In conclusion, some of the tactics that are successfully employed to gain support for conspiracy theories are:
  • cherry-picking facts and quote mining;

  • constructing straw-man arguments and misrepresentations of science;

  • making up analogies supporting the claims;

  • invoking fringe science;

  • offering simple solutions to complex issues;

  • discreditation tactics and character assassination;

  • instilling a sense of uncertainty and confusion;

  • subtle evasion tactics;

  • relentlessly spamming the Internet with the claims, especially if they have been disproven and debunked.

And crucially: Don’t be afraid to flip-flop, deceive, or lie for the greater good of defending the Truth.

12.2.2 Creationism

One of the grandest anti-science conspiracy theories is creationism as advocated by Evangelical Christians mostly in the United States. In this belief system the universe was created about 6,000–10,000 years ago in its present form. Here we are faced with a literal interpretation of the Bible which needs to be reconciled with the observable universe. In a nutshell, creationism is a set of beliefs that, next to competing with other creationist theologies, contradicts:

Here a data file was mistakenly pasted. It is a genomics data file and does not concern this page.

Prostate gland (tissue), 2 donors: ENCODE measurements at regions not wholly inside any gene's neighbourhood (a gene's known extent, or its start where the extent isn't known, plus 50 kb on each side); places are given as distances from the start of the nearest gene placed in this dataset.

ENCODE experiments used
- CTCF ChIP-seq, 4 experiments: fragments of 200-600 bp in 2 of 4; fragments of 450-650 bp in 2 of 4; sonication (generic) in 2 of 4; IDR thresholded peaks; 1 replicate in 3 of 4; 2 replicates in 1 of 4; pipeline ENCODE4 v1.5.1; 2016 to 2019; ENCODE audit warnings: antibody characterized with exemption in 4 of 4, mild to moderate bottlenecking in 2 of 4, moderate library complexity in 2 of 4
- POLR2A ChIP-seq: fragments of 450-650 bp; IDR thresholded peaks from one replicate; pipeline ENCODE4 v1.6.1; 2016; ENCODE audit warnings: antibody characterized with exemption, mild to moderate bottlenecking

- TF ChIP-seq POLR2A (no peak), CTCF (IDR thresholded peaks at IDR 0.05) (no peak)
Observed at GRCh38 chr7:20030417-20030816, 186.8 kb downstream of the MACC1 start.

• cosmology and astrophysics;

  • nuclear physics;

  • geology;

  • biology.

In other words, science is mostly wrong and the true nature of reality can only be divined by a leap of faith: by accepting the Christian Scriptures as the only source of knowledge. In a cunning move, the void arising due to the rejection of science is filled with what is known as “creation science.” This enterprise has been hugely successful in the Unites States and is spreading to Europe (Gross 2002):

Time and again, American creationists succeed in purging the minimal curriculum of the science they loathe, as it happened temporarily in Kansas in 1999, or at least in getting biology books adorned with a sticky label saying that evolution is just a theory (a procedure just reconfirmed in Alabama). Surveys reveal that a whopping 47% of the nation that contributed most to the sequencing of the human genome stubbornly denies the process by which it came into existence, and which is confirmed a million times over by all the genetic data now available. Equally paradoxically, half the population commanding the world’s biggest nuclear arsenal reckon that radioactive decay is a less reliable measure of the Earth’s age than the bible.